The Killers and Mika

I’m taking this cold and lazy Sunday morning to consider and learn more about the recording artists I have added to my list of favorites over the past ten years or so – since I moved to Chicago.  I’ve only been able to come up with two – The Killers and Mika.  I guess I’m not too surprised about that.  The whole point of this blog is that music has not been an integral part of my world.

I honestly don’t remember how I first heard The Killers.  At some point, I heard then saw a video of their song “Human” and really fell for it, so a few years back I purchased their album Day and Age.  I listened to it on repeat for a while, and have also since purchased Sam’s Town.  I prefer Day and Age, and have continued to listen to about 6 or 7 of the tracks from that album on my iPod while running, to the point that I know all the lyrics.  I only know the lead singer’s name, Brandon Flowers, and I also know they are from a small town outside of Vegas.  They are quite popular, especially in Britain, but I think not so much with the radio listening crowd in the US.  I just learned that the chorus line from “Human,” “Are we human, or are we dancer?” was inspired by a Hunter S. Thompson quote, “We’re raising a generation of Dancers.”  To me The Killers’ music is hauntingly beautiful – musically complex with an interesting lead vocal, the two primary characteristics I generally like about music.  It’s also narrative – many songs contain characters the music brings to life.  Here’s “Human.”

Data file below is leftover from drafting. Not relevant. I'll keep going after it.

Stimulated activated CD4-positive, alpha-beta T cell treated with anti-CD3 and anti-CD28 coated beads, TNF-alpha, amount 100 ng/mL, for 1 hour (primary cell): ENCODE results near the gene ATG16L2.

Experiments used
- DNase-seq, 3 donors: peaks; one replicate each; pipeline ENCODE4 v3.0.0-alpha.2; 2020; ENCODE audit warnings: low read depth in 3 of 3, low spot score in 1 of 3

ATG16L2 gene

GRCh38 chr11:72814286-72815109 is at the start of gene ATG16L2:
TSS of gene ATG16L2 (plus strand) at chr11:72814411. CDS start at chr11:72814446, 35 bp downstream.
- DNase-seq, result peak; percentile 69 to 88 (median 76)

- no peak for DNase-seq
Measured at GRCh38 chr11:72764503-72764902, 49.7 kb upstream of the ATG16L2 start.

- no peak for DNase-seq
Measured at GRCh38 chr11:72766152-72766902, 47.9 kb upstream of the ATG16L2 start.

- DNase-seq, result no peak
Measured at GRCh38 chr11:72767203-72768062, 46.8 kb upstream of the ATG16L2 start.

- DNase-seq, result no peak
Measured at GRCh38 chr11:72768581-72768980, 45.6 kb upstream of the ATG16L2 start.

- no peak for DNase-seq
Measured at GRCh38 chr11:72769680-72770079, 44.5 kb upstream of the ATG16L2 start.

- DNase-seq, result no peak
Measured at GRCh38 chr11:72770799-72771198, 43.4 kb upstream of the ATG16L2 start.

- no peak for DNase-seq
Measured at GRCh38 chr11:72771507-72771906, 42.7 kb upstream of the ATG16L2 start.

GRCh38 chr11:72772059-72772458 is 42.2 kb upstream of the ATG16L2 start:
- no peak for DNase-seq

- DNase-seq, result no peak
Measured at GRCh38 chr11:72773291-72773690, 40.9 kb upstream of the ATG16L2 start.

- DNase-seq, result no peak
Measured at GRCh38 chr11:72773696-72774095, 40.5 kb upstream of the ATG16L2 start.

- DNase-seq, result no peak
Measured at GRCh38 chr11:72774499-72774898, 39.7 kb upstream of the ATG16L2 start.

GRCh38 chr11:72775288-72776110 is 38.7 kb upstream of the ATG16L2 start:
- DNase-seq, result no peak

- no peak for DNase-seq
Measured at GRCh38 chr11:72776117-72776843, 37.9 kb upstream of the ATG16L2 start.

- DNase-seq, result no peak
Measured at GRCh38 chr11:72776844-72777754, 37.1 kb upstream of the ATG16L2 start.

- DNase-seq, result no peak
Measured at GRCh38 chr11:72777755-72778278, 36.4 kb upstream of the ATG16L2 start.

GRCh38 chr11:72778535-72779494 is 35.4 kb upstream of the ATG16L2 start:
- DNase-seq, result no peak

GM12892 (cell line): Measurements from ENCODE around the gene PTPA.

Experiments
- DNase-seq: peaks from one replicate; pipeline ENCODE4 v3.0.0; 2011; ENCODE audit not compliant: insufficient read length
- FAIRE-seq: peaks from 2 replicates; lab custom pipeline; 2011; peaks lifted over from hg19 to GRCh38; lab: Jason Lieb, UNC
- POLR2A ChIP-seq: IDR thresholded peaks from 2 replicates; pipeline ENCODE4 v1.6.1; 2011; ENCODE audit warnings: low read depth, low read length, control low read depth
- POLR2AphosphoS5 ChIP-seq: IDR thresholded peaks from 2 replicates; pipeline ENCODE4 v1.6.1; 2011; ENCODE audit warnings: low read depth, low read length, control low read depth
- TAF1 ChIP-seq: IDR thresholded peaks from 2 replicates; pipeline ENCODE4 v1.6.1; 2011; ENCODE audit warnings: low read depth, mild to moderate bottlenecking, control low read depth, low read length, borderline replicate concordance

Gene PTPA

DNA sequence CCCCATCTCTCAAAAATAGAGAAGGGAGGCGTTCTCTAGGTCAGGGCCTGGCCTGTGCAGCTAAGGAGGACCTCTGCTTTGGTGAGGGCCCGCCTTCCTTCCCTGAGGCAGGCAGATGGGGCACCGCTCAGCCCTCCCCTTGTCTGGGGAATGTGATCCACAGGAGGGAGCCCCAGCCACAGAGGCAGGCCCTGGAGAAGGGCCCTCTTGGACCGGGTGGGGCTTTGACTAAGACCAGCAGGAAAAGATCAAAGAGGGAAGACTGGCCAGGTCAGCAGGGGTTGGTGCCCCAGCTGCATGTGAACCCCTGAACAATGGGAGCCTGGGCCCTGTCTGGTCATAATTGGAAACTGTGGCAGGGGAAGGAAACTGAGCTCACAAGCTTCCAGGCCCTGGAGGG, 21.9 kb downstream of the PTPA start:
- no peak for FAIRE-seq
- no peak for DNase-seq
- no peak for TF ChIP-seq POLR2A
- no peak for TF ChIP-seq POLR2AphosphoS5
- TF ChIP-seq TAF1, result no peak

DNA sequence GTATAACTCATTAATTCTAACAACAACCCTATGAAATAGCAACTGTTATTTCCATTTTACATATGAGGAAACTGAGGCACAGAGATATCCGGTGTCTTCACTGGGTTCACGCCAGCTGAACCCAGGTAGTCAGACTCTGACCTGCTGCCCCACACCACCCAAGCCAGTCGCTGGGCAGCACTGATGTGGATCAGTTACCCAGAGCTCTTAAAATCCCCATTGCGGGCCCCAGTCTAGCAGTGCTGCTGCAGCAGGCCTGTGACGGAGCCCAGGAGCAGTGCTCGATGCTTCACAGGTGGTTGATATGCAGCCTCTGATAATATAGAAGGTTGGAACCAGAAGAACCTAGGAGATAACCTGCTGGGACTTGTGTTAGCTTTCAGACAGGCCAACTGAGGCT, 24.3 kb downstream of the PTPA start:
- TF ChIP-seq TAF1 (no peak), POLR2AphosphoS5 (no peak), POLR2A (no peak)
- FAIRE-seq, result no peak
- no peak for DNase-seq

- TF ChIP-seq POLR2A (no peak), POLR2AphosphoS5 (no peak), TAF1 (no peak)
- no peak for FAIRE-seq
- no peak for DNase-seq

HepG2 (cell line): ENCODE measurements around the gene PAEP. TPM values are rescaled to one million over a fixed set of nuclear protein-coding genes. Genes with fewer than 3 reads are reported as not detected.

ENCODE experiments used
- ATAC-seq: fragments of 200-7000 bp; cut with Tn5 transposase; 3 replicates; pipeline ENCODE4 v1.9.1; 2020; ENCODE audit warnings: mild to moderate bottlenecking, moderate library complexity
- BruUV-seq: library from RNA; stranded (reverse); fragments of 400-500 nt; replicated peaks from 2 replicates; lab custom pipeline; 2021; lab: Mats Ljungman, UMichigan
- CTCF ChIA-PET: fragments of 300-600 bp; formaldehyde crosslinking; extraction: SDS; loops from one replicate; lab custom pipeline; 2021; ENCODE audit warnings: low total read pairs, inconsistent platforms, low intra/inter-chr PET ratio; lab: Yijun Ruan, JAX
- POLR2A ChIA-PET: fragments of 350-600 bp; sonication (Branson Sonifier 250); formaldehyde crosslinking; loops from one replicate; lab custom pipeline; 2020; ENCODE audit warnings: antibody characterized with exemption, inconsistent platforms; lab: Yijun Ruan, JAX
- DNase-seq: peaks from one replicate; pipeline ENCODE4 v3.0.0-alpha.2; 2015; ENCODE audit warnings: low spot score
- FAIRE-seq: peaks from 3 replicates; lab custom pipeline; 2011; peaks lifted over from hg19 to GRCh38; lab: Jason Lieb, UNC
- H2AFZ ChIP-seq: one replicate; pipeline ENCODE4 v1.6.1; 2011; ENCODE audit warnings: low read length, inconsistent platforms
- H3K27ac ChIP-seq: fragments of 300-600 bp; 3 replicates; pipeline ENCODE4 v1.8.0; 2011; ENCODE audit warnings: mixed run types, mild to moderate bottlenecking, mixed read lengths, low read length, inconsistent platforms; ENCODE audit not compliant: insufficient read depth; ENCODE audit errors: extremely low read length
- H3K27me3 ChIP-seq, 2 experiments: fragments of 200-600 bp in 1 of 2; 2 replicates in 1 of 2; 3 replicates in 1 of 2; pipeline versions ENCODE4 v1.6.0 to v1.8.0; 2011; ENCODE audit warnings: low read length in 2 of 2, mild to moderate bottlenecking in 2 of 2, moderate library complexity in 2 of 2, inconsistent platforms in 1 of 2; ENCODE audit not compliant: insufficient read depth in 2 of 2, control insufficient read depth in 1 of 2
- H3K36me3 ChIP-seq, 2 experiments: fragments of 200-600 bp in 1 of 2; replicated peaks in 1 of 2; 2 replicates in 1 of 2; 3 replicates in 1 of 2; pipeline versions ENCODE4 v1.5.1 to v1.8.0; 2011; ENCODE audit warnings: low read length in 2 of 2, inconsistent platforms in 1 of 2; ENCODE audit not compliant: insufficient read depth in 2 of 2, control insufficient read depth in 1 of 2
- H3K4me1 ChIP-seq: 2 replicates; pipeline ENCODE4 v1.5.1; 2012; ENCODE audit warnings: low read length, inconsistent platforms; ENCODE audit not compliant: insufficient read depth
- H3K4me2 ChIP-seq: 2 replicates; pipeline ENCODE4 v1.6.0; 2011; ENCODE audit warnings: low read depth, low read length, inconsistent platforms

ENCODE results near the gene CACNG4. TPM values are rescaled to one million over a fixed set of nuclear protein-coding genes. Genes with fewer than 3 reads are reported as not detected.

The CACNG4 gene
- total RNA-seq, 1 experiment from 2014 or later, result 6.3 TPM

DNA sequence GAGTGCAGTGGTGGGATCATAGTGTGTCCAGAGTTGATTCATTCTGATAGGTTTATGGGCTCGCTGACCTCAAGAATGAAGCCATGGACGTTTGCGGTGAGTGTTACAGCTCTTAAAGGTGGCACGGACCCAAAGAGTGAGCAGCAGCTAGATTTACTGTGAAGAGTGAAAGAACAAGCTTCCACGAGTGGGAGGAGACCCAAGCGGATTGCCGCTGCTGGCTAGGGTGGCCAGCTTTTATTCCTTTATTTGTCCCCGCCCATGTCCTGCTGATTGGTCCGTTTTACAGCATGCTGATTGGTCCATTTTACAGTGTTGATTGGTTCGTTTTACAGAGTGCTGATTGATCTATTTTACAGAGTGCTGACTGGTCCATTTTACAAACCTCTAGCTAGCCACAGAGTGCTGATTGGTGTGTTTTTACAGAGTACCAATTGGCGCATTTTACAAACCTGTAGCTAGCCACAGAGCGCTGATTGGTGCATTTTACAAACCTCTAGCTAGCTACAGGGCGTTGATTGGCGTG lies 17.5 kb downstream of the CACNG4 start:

Before writing this post, all I knew about Mika was that I love his music and that somehow we have one of his albums.  I didn’t even know what the album was called; I’ve looked it up, and it’s “The Boy Who Knew too Much.”  It’s pop music that has catchy rhythms; you can really dance to it (though what I’ve done is run to it!).  On the album he deals with subjects like race and body image and sexuality in an accepting and loving way.  His voice reminds me of Freddy Mercury’s, one of my all-time musical heroes.  I would have guessed him to be African American, but when I looked him up he’s actually Lebanese by birth to a Syrian-Lebanese mother and an American father, but has lived in Britain since age 9.  I also know that he has appeared in concert at a small but popular venue that’s in the middle of my stomping grounds here in Chicago, but I have yet to seek tickets.  I’m going to try to see him next time he’s nearby.  Here’s, “Big Girl.”

Hope you liked them.  I’m moving on to Tchaikovsky’s 5th Symphony then practicing my violin.

Thanks for reading.

Ryan

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